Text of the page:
Cause and Effect
It was August 1949, I was five, my body was black, and I did not know it; the third son of migrant parents from Keysville, Virginia who had purchased a home on the east side of Baltimore. At five years of age, my first friend was white, and he didn't know it. Our friendship came abruptly to an end one year later when we started school; it was segregation before boys in the hood. He suddenly stopped speaking, and his friendly smile went away. I did not know why. It was my first experience with having a discouraged heart.
On April 12, 2015, Freddie Carlos Gray Jr., a 25-year-old African American, was arrested by the Baltimore Police Department over his legal possession of a knife. While transported in a police van, Gray sustained injuries and died on April 19, 2015; his death was ascribed to injuries.
In 1960 I became a high school dropout. Racial taunting at Baltimore City College High School had become a phycological nightmare. Fifty-six years later, in 2016, Dedric Colvin, with a BB gun resembling a firearm, was shot by police in East Baltimore. At the time, the Police Commissioner stated that he could not wrap his head around a child leaving home with a replica of a gun. His statement betokens a total disconnect, ignorance of "Cause and Effect" within the zip codes of Baltimore. Zip codes he vowed to serve and protect. — Zip codes of repression, as written in "A Colony in a Nation" by Chris Hayes."
Baltimore is not unique in its sins as a city. Nor are we uncommon to many being, as labeled by #45, "a rodent-infested mess." In a country that subliminally utilizes skin tone to measure equity and cultural beliefs, Baltimore has become a showcase through mythoi. Mythologies sometimes mature into alternative facts. Without a bridge between cultures, unfounded facts produce fears, illuminating anxieties that boldly integrate laws. Sometimes, a law can be unjust as it becomes fixated only on and to the benefactor's belief. Laws, as platformed in the Residential, Segregation Ordinances of 1910-1913, labeled Apartheid Baltimore Style.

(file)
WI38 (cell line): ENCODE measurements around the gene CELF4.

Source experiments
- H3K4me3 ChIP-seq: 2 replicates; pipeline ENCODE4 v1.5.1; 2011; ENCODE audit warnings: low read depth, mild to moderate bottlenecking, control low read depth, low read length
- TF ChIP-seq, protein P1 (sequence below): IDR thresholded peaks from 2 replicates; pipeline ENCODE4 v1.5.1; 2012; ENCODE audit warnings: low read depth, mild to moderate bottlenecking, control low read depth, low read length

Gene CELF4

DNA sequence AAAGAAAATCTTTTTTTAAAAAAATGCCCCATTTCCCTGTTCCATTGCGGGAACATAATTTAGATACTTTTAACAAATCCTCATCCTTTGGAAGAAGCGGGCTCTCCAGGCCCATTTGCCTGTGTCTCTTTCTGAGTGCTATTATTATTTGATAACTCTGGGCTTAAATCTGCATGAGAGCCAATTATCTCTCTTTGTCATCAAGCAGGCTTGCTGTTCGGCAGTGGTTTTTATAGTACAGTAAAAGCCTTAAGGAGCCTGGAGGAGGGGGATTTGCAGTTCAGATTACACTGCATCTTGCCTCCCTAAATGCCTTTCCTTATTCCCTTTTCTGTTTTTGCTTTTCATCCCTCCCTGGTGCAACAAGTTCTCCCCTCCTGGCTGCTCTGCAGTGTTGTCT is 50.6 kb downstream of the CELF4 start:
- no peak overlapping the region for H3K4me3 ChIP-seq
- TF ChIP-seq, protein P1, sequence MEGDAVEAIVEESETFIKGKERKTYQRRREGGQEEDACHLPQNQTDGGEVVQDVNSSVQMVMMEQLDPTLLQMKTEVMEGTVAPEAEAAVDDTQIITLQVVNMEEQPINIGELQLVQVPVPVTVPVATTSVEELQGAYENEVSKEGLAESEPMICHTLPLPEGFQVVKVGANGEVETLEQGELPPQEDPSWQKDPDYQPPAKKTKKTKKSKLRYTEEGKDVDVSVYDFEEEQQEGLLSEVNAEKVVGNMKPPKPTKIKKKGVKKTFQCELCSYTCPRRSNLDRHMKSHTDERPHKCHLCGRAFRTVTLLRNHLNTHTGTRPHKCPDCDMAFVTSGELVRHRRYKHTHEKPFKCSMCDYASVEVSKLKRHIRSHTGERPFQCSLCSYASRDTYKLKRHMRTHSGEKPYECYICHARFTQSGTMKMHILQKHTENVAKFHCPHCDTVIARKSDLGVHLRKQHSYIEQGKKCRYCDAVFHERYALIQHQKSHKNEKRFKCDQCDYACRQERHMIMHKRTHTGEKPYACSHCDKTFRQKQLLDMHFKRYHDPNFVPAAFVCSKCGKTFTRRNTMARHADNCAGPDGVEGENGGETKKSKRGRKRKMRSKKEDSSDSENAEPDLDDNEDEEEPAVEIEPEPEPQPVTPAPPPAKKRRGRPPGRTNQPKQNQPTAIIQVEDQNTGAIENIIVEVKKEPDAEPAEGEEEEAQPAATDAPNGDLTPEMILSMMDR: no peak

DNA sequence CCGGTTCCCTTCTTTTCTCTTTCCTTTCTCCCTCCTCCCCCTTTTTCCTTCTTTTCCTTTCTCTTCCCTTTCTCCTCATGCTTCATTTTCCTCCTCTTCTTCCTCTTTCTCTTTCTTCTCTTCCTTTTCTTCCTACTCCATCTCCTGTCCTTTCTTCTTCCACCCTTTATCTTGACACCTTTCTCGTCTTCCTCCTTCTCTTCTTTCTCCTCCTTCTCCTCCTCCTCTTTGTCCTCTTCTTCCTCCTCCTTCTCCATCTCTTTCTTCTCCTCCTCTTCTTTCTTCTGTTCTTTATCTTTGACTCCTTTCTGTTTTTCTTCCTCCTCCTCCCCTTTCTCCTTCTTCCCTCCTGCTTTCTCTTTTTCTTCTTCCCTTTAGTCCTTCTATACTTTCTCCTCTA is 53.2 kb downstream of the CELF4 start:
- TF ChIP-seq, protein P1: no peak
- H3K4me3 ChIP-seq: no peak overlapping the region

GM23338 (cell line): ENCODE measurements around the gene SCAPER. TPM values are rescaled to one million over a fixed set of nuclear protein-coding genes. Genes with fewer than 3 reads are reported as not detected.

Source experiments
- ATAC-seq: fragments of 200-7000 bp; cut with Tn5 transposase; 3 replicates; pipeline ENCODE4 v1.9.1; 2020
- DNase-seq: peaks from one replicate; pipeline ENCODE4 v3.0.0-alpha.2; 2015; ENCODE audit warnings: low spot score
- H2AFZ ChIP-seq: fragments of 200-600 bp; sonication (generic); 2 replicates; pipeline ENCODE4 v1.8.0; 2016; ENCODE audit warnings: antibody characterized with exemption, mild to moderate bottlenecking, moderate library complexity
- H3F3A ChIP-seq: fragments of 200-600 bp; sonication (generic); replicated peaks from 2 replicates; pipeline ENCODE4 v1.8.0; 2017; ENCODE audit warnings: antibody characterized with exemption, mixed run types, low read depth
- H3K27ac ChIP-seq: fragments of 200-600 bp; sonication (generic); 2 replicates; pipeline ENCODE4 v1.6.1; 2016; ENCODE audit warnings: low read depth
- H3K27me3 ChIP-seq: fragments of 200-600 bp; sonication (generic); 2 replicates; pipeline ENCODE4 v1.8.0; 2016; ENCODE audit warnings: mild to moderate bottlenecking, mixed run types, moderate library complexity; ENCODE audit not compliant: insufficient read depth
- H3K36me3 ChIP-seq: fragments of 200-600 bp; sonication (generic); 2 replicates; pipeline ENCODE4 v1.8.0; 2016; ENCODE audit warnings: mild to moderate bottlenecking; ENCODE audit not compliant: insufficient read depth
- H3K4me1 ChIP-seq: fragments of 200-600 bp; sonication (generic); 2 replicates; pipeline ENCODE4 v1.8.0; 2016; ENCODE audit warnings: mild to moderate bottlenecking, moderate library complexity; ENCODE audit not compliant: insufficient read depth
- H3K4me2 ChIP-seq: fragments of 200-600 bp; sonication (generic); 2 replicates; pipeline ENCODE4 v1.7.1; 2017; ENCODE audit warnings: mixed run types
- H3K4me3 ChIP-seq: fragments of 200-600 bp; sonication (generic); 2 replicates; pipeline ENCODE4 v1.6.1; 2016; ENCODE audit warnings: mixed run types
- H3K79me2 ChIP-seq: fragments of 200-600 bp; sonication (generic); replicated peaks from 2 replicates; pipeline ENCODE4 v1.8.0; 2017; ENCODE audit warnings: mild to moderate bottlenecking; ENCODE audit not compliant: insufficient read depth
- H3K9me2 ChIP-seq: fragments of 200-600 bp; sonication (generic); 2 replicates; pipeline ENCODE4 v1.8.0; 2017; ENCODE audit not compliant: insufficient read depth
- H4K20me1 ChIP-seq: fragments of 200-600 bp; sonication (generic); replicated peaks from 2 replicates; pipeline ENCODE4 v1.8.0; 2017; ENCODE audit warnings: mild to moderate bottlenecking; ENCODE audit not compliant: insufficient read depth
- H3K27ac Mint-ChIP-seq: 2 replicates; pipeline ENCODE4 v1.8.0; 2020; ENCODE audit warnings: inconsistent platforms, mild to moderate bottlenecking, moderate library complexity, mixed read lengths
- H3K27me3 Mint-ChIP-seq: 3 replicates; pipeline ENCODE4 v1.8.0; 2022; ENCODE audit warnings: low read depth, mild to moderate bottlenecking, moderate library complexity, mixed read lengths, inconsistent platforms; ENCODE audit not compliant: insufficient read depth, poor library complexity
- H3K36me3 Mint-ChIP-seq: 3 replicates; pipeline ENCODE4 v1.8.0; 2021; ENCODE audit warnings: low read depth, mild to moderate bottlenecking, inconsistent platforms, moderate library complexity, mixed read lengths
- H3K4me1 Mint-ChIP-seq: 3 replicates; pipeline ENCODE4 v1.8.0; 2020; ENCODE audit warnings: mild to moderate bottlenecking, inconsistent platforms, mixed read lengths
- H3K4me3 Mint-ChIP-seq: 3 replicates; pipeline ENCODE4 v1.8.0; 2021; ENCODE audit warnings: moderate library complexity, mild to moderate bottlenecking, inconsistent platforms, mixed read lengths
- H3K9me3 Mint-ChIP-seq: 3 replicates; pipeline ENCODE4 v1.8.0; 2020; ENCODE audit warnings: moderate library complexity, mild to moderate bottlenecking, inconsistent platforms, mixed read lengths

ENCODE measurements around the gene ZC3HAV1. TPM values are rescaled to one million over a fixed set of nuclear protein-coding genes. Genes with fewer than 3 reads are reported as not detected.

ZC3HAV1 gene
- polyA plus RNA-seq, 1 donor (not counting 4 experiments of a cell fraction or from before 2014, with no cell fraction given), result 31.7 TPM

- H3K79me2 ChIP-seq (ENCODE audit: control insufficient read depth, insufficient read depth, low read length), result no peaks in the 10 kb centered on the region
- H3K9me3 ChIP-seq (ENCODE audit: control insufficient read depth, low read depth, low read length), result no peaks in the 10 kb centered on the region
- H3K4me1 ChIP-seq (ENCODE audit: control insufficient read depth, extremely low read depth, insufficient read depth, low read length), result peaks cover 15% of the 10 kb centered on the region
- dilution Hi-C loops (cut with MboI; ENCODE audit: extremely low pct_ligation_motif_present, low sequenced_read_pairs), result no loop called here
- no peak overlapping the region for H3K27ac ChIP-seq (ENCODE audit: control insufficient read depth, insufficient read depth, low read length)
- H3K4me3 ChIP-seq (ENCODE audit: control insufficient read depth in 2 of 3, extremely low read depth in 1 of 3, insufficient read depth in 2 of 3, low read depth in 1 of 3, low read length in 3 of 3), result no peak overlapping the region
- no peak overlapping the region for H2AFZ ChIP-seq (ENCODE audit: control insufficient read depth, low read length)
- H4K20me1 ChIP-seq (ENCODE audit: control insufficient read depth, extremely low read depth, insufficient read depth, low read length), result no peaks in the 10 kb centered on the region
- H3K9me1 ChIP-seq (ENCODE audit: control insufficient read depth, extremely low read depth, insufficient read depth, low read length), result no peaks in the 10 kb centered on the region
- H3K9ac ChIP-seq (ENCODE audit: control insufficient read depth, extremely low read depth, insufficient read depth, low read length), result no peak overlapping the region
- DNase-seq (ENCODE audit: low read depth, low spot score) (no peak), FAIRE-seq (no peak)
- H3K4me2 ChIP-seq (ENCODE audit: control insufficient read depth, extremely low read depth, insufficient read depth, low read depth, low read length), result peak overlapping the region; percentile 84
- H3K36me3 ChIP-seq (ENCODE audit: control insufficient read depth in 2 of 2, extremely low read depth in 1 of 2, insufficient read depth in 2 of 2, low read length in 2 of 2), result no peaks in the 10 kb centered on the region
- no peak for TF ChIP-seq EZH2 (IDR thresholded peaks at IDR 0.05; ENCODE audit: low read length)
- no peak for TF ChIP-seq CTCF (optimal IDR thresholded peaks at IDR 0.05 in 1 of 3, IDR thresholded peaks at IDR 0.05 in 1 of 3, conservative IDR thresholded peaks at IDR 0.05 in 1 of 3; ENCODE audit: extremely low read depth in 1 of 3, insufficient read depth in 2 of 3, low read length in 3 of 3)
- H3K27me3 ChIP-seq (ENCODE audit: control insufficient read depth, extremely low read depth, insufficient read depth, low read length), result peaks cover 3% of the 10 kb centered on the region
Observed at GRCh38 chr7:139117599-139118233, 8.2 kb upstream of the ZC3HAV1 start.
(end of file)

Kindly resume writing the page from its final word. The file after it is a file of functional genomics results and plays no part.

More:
Baltimore's segregation law was the first such law to be aimed at blacks in the United States, but it was not the last. Various southern cities in Georgia, South Carolina, Virginia, North Carolina, and Kentucky enacted similar laws. Laws that create circumstances (Cause & Effect) that are never recorded in history books.
As a military veteran, I am not an advocate of weaponry in the hands of the untrained. Nevertheless, in 1960, because of the psychological effect bestow upon me through the bullhorn of the times, if I had had access to even a replica of a gun, I might have carried one myself. I cannot speak for Dedric Colvin's mindset, but I have experienced fear and the emotional effect it can bestow upon the mind. Poverty, joblessness, and educational deficiency are the proving grounds for drugs and crime. People judging from afar are clueless to a black male's mindset born into an environment of scarcity. Black youth spontaneously run from the police, not necessarily because of criminality but because of learned distrust —a foregone conclusion.
August 2016, "Black Lives Matter," demonstrated at a police convention in Baltimore. An official from the police union, sent to all attendees on formal department memo stating: "Union members attending the state FOP conference should expect more bad behavior from the THUGS OF BALTIMORE," referring to protesters. "On the bright side, maybe they will stop killing each other while they are protesting us.
In July 2017, although it seemed to be standard procedure, "rough people up more" and not worry about injuring suspects during arrests, words from the most powerful voice in America, effectively endorsing the reuse of excessive force by cops. Apartheid reinforcement with a capital A.
A privileged mind, sets no boundaries and if confronted, has no path of aberration, except adversarial, having not a clue of life in "A Colony in a Nation," by Chris Hayes.